Oh well. We all knew this journey would be difficult, and need to be taken in stages. We'll continue to explore the area we're already in. Perhaps when he's a little more accustomed to things, he'll be willing to take that next step. There will always be snakes...but we continue to remind him that he does carry powerful medication. But, of course, the story that lingers is the one about the snake-bitten child where the medicine didn't help.

Day 72

We came to the final fork in the road today and my son was forced to choose a direction. (The natives out here call the fork College Decision Day.) He had three options: two that would take him farther away from us and one that we could all see paralleled the current path. He went with the closer option. (The natives out here call it the Community College Path.)

The tribesmen were all very supportive and told him that they knew that path led to many other intersections down the way, and that he could stay on it for a year and then transfer to a different path with no difficulties at all. But his dad and I were a little sad. We wondered if he picked that road because of the difficulties we've encountered up until now.

The natives tell us we need to trust in the process and that all paths are good paths. I wish I could pour this awful fear out of my heart. I wish I could stop having expectations about this jungle and just live the life we've been given. I know it would be easier if there were others...but there do not seem to be. Our old friends think that what we're doing is crazy and dangerous; our new native friends do not understand our fears and hesitations.

I'll continue to write as much as I can. I know there are no guarantees the messages will reach you. But you're all I have on this journey: the few who understood why we left: the hope of finding a different, better place for our son to live.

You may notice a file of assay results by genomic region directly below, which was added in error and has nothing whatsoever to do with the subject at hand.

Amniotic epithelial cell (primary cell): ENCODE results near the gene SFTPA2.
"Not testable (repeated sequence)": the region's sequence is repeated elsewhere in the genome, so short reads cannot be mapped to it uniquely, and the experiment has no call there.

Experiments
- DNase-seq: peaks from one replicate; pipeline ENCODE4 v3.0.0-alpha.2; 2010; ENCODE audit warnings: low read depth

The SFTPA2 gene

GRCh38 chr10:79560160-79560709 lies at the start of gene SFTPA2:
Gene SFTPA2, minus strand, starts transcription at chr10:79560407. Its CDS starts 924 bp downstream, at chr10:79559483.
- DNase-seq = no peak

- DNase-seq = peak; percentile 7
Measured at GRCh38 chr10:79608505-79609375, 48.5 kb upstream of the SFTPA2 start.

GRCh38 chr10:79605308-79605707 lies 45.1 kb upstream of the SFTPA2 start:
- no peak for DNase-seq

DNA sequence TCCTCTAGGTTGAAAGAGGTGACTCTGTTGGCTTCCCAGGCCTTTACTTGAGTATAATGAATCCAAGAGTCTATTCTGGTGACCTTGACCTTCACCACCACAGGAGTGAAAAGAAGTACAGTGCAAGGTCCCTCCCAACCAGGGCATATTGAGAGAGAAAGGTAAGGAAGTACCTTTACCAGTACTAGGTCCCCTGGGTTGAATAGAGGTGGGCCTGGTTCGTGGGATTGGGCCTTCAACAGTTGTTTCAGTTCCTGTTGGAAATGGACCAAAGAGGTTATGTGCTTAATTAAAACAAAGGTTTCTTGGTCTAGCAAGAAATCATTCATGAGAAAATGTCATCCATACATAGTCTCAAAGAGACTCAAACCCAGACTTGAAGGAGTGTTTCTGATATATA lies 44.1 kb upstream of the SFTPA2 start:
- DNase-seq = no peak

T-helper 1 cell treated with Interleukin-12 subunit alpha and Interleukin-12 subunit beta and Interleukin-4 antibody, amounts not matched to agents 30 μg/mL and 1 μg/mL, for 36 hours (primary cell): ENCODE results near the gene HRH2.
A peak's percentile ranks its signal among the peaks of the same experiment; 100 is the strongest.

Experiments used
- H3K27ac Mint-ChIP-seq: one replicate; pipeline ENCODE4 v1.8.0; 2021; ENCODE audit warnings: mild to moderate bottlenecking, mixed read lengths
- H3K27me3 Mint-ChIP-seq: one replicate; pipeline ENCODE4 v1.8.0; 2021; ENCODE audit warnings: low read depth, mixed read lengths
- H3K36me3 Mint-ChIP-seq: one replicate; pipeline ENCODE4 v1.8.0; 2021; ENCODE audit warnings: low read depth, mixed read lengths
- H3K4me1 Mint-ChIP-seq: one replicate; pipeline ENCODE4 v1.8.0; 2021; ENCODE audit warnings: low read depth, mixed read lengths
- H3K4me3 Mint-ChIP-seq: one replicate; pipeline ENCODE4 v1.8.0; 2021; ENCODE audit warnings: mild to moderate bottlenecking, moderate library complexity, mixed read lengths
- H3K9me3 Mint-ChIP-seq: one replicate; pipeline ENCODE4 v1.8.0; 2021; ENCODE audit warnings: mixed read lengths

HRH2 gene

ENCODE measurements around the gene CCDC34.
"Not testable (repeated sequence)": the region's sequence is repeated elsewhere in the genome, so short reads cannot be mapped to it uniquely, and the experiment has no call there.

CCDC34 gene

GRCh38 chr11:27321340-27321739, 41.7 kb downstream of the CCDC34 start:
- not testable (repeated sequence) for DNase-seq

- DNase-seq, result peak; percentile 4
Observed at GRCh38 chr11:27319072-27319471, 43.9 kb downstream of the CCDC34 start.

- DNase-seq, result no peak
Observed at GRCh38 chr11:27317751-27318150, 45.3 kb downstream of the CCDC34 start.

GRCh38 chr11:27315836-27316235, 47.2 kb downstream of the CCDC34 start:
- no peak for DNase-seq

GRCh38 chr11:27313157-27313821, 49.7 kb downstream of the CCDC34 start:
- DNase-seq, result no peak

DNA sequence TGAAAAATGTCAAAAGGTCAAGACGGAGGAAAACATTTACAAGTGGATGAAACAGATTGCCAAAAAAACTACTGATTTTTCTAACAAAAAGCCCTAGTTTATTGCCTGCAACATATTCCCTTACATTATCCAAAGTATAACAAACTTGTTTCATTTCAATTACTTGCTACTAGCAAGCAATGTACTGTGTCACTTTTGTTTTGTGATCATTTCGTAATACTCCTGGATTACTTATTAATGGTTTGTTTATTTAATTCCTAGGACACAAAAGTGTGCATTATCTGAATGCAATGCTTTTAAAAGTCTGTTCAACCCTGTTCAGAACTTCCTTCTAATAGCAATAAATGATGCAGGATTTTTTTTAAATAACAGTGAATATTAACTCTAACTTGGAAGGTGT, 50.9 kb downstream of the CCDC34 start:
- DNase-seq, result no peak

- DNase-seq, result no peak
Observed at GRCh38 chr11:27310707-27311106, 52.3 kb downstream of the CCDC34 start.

I don't know if our path will turn out to be the right one, but we're too far down it to come back now.

Follow me on Facebook or Twitter  


  1. Thank you so much for continuing to share your journey and blazing this jungle trail.

    I'd only take slight issue with this one generalization: "Our old friends think that what we're doing is crazy and dangerous." Perhaps you'd concede that this might say "Some of . . . "? ;-)

    Where would our world be if it were not for the brave explorers?

    We'll keep reading if you'll keep posting.


  2. Thanks, E! But I would have to say "most of"...because there's a point in the path where I've seemed to lose most everyone.

    For some people, it's the idea of putting one's child through intentional food challenges several times or experimental medication. For some, it's willfully ignoring "may contain peanut" labels. But it does seem like there's a step in the path where most people say "I'm just not going to go there."

    But I do appreciate the support. ♥

  3. Thank your son (and thank you) for taking this path. As the mom of two younger kids with nut allergies, I have so many fears. But your taking this path today means that I might not have to take it tomorrow. And if I do, at least by then it will be a path well-travelled and not so scary.

  4. You and your son are brave explorers, and my young son and I are benefiting from your courage and sacrifice some fourteen years behind you on the same path. Being an explorer involves liberation from skeptics among others, but the adage "nothing ventured, nothing gained" holds true. You'll make new friends along the way. Perhaps you didn't realize it, but we were right there with you and your son during the trial...in a sense we shared the drudgery of forcing down those 30 pills every day because, after all, you did it for us, too.

  5. I am glad to see your update! I had been wondering how your son was doing and which path he would choose as he sets out on his own. I am glad that he has found his own comfort zone, even if it doesn't completely match what you thought it might be. I have no doubt that there will be additional adjustments to that comfort zone in the coming months, but I believe that you have him well-prepared for to make them!